One of Madison, Wisconsin’s most dearly held secrets, the hiking and panorama at Owen Conservation Park offer great scenery of mixed woods and prairie, and a city skyline overlook. The view of the city shows only a scant percentage of the buildings and gives the impression that there is very little around but forest and country.
History of Owen Conservation Park
Madison has certainly grown since the early 1900s. On a summit showcasing the city’s west side, this 84-acre park was once the summer retreat of former University of Wisconsin French professor Edward T. Owen (1850 – 1931). He named it Torwald. Owen was not only an educator, but he was also a real estate investor and conservationist. He feared that unchecked urban development would ruin the natural beauty of Madison. With associates John Olin and Edward Hammersley, he donated land for a 12-mile pleasure drive on the west side. Owen heavily influenced the creation of the Madison Park and Pleasure Drive Association, which bought and preserved acreage for public parks and drives decades before the city comprehended the meaning and importance of such ideas.
Hiking and Birding at Owen Conservation Park
Today, prairie and oak savanna have reclaimed Owen Conservation Park. Native prairie plants, aquatic plants, trees and shrubs envelop or blanket the ponds. The three wildlife ponds completed in 2008 give permanent water habitat to migratory waterfowl and other wildlife, including deer, turkey vultures, herons, wood ducks, and shorebirds. Goldenrod, coneflowers and bluestem are among the scores of plants that generate a reward of rotating color and consistency throughout the year. The park features 3.4 miles of trails of packed dirt, grass, and wood chip. Trail traffic is light and all of the loop options are easy. No dogs or bike allowed. Trails are groomed for cross-country skiing in winter. Access is limited from 4 a.m. to one hour after sunset.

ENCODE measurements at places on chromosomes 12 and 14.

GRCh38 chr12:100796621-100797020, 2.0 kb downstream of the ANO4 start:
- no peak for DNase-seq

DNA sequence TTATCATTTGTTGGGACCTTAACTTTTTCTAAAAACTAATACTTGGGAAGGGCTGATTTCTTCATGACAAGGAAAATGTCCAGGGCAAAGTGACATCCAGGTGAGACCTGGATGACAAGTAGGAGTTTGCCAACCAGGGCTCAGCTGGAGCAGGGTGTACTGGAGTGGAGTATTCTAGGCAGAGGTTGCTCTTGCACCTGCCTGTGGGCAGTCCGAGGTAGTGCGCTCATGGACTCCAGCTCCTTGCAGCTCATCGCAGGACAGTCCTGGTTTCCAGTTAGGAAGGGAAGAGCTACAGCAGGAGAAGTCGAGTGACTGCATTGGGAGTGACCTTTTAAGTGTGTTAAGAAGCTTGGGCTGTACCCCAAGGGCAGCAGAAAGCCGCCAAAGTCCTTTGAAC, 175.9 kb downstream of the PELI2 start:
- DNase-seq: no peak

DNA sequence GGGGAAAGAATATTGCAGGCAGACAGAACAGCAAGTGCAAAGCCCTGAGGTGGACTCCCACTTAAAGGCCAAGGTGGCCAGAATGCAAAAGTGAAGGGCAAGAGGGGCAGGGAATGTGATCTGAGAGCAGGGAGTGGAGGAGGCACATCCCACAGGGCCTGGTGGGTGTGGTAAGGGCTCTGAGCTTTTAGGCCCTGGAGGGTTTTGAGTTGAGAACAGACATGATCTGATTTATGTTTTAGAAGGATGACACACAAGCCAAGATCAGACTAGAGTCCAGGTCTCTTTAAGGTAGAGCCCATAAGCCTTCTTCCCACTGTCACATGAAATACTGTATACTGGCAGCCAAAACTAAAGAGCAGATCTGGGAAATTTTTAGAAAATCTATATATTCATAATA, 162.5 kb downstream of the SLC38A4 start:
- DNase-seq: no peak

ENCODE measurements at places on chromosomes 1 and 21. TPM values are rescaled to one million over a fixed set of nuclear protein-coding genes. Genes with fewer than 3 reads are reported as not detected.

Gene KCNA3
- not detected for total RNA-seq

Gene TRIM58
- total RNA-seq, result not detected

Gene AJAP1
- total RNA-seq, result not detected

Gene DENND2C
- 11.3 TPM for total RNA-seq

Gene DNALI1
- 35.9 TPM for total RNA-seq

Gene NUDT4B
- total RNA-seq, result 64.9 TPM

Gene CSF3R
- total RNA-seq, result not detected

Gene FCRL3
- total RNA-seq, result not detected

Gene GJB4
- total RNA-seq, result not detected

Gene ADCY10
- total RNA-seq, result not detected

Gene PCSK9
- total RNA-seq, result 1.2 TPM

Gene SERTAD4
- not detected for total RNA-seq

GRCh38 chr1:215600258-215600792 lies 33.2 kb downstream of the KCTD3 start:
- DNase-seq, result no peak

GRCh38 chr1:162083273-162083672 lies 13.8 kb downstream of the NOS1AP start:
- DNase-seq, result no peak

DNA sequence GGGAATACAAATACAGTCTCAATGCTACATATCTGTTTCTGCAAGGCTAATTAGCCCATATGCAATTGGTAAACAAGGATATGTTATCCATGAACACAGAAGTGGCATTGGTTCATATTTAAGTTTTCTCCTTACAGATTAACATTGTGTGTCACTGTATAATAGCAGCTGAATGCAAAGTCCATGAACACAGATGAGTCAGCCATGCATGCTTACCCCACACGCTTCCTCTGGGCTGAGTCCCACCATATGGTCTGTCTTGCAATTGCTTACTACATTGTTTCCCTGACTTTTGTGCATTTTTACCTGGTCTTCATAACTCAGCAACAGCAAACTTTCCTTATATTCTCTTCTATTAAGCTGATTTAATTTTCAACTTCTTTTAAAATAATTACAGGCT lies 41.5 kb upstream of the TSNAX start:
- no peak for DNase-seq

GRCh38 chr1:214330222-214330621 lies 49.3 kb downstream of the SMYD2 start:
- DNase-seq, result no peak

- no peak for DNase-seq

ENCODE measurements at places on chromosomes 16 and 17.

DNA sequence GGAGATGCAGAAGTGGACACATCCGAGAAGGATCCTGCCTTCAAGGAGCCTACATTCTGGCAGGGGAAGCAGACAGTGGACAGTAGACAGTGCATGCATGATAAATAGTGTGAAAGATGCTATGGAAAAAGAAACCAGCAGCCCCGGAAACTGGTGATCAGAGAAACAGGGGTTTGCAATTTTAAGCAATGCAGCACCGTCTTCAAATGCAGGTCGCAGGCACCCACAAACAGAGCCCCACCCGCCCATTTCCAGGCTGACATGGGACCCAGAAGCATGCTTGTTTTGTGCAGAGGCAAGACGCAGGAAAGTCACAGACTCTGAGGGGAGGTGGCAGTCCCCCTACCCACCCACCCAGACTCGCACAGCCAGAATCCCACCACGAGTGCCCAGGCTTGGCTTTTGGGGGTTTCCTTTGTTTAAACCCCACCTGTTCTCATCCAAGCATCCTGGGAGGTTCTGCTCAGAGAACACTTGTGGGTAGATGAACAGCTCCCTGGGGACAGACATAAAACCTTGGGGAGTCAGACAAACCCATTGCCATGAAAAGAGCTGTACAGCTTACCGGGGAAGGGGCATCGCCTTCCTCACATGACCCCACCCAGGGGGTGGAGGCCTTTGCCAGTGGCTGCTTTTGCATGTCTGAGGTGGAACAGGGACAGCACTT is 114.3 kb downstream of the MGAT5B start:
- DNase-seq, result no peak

Owen Conservation Park Directions
Various entry trails from all sides give community-park accessibility to Owen Conservation Park. High trees around its boundary give the impression that much of the enveloping world is primitive and countrified. From its intersection with University Avenue on the west side, follow Whitney Way south 0.2 miles to Old Middleton Road. Go west (right) 0.6 miles to Old Sauk Road. Turn left and at 0.4 miles the park entrance, 6021 Old Sauk Road, appears on your left. Follow the park road to the parking lot. The trailhead is to the right of the lot entry in the northwest corner of the lot.